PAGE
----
Ecapsulation approach -- encapsulate the data, metadata and related application logic for future processing. While the "descriptive" approach might help display the contents of proprietary formats, the encapsulation approach would include application logic, perhaps written in Java, that could be used to actually operate built-in macros, pivot tables, or other active features of a document or database.
IBM Research is working closely with industry standards groups, like the Organization for the Advancement of Structured Information Standards [OASIS], to help promote the use of open standards for long-term retention.
For my readers who follow American Football, enjoy the [SuperBowl]!
The weather has warmed up here in Tucson so I started my Spring Cleaning early this year and unearthed from my garage a [Bankers Box] full of floppy diskettes.
IBM invented the floppy disk back in 1971, and continued to make improvements and enhancements through the 1980s and 1990s. It will be one of the many inventions celebrated as part of IBM's Centennial (100-year) anniversary. Here is an example [T-shirt]
IBM needed a way to send out small updates and patches for microcode of devices out in client locations. IBM had drives that could write information, and sent out "read-only" drives to the customer locations to receive these updates. These were flexible plastic circles with a magnetic coating, and placed inside a square paper sleeve. Imagine a floppy disk the size of a piece of standard paper. The 8-inch floppy fit conveniently in a manila envelope, sendable by standard mail, and could hold nearly 80KB of data.
I've been using floppies for the past thirty years. Here's some of my fondest memories:
While still in high school, my friend Franz Kurath and I formed "Pearson Kurath Systems", a software development firm. We wrote computer programs to run on UNIX and Personal Computers for small businesses here in Tucson. Whenever we developed a clever piece of code, a subroutine or procedure, we would save it on a floppy disk and re-use it for our next project. We wrote in the BASIC language, and our databases were simple Comma-Separated-Variable (CSV) flat files.
The 5.25-inch floppies we used could hold 360KB, and were flexible like the 8-inch models. Later versions of these 5.25-inch floppies would be able to hold as much as 1.2MB of data. We would convert single-sided floppies into double-sided ones by cutting out a notch in the outer sleeve. Covering up the notches would mark them as read-only.
The 3.5-inch floppies were introduced with a hard plastic shell, with the selling point that you can slap on a mailing label and postage and send it "as is" without the need for a separate envelope. These new 3.5-inch floppies would carry "HD" for high density 720KB, and double-sided versions could hold 1.44MB of data. The term "diskette" was used to associate these new floppies with [hard-shelled tape cassettes]. Sliding a plastic tab would allow floppies to be marked "read-only". IBM has the patent on this clever invention.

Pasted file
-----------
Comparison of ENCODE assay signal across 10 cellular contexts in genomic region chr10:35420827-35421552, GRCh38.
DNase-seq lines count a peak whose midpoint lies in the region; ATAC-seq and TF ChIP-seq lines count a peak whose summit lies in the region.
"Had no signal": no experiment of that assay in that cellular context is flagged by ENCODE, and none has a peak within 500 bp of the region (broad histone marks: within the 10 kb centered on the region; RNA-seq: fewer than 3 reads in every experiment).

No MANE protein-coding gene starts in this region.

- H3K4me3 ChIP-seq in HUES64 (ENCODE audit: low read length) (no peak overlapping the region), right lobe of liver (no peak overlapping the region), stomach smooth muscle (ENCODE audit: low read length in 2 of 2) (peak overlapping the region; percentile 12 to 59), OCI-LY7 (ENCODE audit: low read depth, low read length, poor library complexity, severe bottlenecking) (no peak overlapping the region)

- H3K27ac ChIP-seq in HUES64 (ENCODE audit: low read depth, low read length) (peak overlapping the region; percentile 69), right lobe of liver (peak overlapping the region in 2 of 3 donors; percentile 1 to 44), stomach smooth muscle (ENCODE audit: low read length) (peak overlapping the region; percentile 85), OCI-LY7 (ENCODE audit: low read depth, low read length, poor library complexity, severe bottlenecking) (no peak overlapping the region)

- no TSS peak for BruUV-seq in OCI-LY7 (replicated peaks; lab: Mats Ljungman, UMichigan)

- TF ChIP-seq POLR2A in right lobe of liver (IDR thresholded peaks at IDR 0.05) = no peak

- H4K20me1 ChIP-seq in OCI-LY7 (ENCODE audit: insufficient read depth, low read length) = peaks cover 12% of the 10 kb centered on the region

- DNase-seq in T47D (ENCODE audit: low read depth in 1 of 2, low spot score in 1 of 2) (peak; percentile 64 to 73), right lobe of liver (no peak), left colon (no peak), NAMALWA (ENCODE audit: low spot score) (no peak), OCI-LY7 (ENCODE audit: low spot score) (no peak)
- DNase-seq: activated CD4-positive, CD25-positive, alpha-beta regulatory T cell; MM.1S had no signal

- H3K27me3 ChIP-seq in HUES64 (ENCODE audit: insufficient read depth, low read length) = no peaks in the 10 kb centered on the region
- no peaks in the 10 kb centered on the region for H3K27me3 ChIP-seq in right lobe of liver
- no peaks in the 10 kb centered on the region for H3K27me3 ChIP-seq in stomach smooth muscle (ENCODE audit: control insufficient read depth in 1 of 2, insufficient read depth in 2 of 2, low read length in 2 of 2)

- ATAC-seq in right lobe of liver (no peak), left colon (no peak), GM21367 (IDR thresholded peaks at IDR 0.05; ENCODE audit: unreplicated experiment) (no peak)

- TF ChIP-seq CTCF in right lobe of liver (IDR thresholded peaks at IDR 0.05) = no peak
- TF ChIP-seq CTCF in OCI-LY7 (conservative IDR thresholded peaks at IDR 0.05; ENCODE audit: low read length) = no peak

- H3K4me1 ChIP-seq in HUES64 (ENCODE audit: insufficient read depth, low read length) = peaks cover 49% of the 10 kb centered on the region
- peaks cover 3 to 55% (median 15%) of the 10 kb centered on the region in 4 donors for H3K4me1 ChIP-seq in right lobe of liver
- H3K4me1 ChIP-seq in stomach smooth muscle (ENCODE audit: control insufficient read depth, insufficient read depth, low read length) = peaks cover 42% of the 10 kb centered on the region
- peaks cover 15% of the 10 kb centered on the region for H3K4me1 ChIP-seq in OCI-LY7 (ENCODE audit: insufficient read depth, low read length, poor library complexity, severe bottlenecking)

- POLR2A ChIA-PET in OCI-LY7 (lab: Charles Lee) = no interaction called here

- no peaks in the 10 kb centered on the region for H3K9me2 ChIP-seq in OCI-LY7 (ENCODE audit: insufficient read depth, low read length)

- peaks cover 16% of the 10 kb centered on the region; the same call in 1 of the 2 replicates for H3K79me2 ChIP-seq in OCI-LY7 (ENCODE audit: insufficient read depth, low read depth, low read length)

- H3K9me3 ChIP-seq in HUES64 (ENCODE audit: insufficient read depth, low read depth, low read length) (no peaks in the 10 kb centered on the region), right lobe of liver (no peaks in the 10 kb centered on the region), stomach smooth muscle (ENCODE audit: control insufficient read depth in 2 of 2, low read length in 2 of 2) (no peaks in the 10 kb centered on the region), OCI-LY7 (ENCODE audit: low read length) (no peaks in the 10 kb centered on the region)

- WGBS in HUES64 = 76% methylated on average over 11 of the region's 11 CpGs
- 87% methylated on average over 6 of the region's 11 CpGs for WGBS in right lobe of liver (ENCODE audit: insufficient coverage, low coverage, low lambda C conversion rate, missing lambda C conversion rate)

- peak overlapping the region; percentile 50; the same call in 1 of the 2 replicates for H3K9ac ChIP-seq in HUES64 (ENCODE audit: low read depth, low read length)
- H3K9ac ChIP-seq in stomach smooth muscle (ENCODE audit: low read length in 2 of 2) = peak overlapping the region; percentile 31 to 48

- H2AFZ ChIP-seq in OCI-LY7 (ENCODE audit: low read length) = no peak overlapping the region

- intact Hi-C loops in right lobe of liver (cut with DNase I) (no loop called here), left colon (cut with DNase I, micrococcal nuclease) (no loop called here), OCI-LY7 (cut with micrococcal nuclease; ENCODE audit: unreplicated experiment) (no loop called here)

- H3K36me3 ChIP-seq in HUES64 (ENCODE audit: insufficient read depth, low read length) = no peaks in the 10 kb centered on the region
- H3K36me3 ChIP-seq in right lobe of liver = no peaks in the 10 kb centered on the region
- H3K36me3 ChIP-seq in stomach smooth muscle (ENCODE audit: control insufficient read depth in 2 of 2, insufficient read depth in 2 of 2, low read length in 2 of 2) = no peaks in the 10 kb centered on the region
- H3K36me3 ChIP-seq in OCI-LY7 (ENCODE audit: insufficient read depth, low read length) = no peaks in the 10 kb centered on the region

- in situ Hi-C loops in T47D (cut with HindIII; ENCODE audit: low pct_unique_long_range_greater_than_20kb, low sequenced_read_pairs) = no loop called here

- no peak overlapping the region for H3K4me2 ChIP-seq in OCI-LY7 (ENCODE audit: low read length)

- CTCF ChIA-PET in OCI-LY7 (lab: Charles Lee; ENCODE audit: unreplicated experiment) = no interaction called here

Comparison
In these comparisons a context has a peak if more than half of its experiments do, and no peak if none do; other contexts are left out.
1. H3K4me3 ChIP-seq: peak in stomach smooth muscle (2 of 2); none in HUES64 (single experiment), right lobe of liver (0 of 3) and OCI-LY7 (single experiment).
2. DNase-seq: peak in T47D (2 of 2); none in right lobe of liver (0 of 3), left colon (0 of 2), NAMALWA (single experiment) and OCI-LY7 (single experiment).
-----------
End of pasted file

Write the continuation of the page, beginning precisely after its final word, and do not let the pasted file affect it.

Continuing our computer programming business in college, Franz and I took out a bank loan to buy our first Personal Computer, for over $5000 dollars USD. Until then, we had to use equipment belonging to each client. The banks we went to didn't understand why we needed a computer, and suggested we just track our expenses on traditional green-and-white ledger paper. Back then, peronsal computers were for balancing your checkbook, playing games and organizing your collection of cooking recipies. But for us, it was a production machine. A computer with both 5.25-inch and 3.5-inch drives could copy files from one format to another as needed. The boost in productivity paid for itself within months.
Apple launched its Macintosh computer in 1984, with a built-in 3.5-inch disk drive as standard equipment. Here is a YouTube video of an [astronaut ejecting a floppy disk] from an Apple computer in space.
In my senior year at the University of Arizona, my roommate Dave had borrowed my backpack to hold his lunch for a bike ride. He thought he had taken everything out, but forgot to remove my 3.5-inch floppy diskette containing files for my senior project. By the time he got back, the diskette was covered in banana pulp. I was able to rescue my data by cracking open the plastic outer shell, cleaning the flexible magnetic media in soapy water, placing it back into the plastic shell of a second diskette, and then copied the data off to a third diskette.
After graduating from college, Franz and I went our separate ways. I went to work for IBM, and Franz went to work for [Chiat/Day], the advertising agency famous for the 1984 Macintosh commercial. We still keep in touch through Facebook.
At IBM, I was given a 3270 terminal to do my job, and would not be assigned a personal computer until years later. Once I had a personal computer at home and at work, the floppy diskette became my "briefcase". I could download a file or document at work, take it home, work on it til the wee hours of the morning, and then come back the next morning with the updated effort.
To help prepare me for client visits and public speaking at conferences, IBM loaned me out to local schools to teach. This included teaching Computer Science 101 at Pima Community College. When asked by a student whether to use "disc" or "disk", I wrote a big letter "C" on the left side of the chalkboard, and a big letter "K" on the right side. If it is round, I told the students while pointing at the letter "C", like a CD-ROM or DVD, use "disc". If it has corners, pointing to corners of the letter "K", like a floppy diskette or hard disk drive, use "disk".